Dig into the data of Roxana

I was trying to read this book in the past week, English is my second language, so it is naturally my first time to know this book. I was easily confused with the numbers of everything, to make myself more clear about the story; I have made a chart to show some trackable data in the story.

Background colour means different location, Red means the UK, Blue means France, Green means Italy, and Orange means Holland.

Roxana chart

About how much money does Roxana own in various period of her life, all interests are calculated as 10% of the property and shown as property in the chart, we can see after her fist failure marriage, every single relationship brings her more fortune:

1.”At about fifteen years of age, my father gave me, as he called it in French, 25,000 lives, that is to say, two thousand pounds portion”(27)

2.“other than about seventy pounds in money, and what few things of value I had about me”(39)

3.“I had now no poverty attending me; on the contrary, I was mistress of ten thousand pounds before the prince did anything for me.”(151)

4.“I had no need to give him twenty thousand pounds to marry me, which had been buying my lodging too dear a great deal.”(313)

5.“However, in some time I got a substantial safe mortgage for £14,000 by the assistance of the famous Sir Robert Clayton, for which I had an estate of 6.£1800 a year bound to me, and had £700 per annum interest for it.”(355)

“In a word, I had now five-and-thirty thousand pounds estate; and as I found ways to live without wasting either principal or interest, I laid up £2000 every year at least out of the mere interest, adding it to the principal, and thus I went on.”(392)

But it doesn’t mean she goes wrong ever since her husband left, the fortune from the landlord’s death was not her design, and she was still keeping a relatively high moral standard before that.

The most interesting part I found is that there is a swift change in Roxana’s moral principle at a particular point, before or after she went to France with the landlord, and I think something special must have happened at that period. The way she decides about relationships were opposite before and after that point, it seems like she just suddenly decided to “turn black” at that moment? Perhaps it is because the death of her “friend” landlord, or perhaps it is because she saw her husband again? I will keep researching on this topic and post more details with reference next week.

3 thoughts on “Dig into the data of Roxana

  1. That is interesting data. I wonder how Defoe uses language in order to portray this “swift change” or this ambivalence in Roxana’s moral principle and how this allows the reader to form perceptions of Roxana.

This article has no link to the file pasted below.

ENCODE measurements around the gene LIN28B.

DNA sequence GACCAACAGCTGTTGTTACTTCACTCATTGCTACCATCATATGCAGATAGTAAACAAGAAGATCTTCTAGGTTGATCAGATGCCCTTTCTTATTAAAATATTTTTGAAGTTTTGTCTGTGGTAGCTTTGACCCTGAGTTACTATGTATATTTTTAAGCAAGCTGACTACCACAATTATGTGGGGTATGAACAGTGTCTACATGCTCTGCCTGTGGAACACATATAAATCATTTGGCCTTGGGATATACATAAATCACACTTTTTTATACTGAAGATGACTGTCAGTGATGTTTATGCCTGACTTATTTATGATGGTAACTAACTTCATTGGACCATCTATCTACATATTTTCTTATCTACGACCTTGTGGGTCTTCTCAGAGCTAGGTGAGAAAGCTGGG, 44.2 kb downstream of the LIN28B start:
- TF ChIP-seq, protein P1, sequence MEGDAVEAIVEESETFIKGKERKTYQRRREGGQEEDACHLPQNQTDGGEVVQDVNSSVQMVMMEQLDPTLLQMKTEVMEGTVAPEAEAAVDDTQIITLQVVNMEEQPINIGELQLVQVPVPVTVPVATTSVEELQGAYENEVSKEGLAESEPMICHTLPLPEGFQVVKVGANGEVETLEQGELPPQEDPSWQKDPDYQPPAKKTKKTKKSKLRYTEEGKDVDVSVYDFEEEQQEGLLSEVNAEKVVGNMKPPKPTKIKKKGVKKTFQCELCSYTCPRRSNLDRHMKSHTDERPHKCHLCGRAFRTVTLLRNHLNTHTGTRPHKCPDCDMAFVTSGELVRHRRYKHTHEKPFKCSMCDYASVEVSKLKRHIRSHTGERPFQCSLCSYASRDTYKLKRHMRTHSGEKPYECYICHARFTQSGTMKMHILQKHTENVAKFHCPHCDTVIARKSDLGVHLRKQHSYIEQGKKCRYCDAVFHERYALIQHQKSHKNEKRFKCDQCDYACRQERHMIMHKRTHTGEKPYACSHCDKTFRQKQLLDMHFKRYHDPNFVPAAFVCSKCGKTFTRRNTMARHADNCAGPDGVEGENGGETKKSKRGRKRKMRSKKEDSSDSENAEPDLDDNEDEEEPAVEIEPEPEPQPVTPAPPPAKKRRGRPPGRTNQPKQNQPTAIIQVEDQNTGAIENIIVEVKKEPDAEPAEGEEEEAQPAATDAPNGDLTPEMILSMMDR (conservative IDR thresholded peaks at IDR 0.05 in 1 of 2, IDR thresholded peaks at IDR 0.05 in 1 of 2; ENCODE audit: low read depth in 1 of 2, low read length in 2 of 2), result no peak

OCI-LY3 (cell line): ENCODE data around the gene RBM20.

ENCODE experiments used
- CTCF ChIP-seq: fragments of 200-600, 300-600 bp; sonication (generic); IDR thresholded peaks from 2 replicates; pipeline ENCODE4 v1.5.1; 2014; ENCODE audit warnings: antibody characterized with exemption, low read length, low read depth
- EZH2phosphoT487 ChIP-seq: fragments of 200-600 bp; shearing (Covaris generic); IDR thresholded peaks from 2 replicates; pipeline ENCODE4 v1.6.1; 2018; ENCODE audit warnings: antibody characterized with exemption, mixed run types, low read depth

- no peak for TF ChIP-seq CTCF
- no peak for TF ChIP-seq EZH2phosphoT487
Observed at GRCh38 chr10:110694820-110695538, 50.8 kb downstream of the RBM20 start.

2. First off, your chart is awesome! I think it’s interesting you see a shift in Roxana’s character after the death of her faux-husband, the Landlord. I saw a shift, or at least a moment of recognition for all that she had done morally, after Amy was unconscious on the ship. What did strike me about when Roxana was in France, was her totally willingness to start a relationship with the Prince, so shortly after the Landlord was killed.

    It is interesting, the tracking of her money, and how she was so blase about the prince giving her so much money. In this way, I think we can truly see her as a “prostitute” because her focus tends to be on money. It would be interesting to chart her beauty throughout the novel, because despite of how many children she has, or how old she gets, her beauty never seems to diminish.

  3. It’s also important to keep in mind that this is a picaresque tale, with the central figure–Roxana–being the picaro or rogue. Many of Defoe’s novels feature roguish or borderline criminal characters, and his preface actually addresses a lot of this issue. The other important thing to keep in mind about the picaresque tale is that it is organized episodically, meaning in brief episodes. Here, the episodes are further organized around her lovers or “gentlemen” as well as her fluctuating wealth. There is a relationship of some sort between these two axes–as well as with her peripatetic lifestyle. I wonder what correspondences we see here? How do those correspondences function? What is the effect, for the reader, of these correspondences between place, wealth, and lover? (We can of course extend this to children, as well!)

Leave a Reply to Tonya-Marie Howe Cancel reply

Your email address will not be published. Required fields are marked *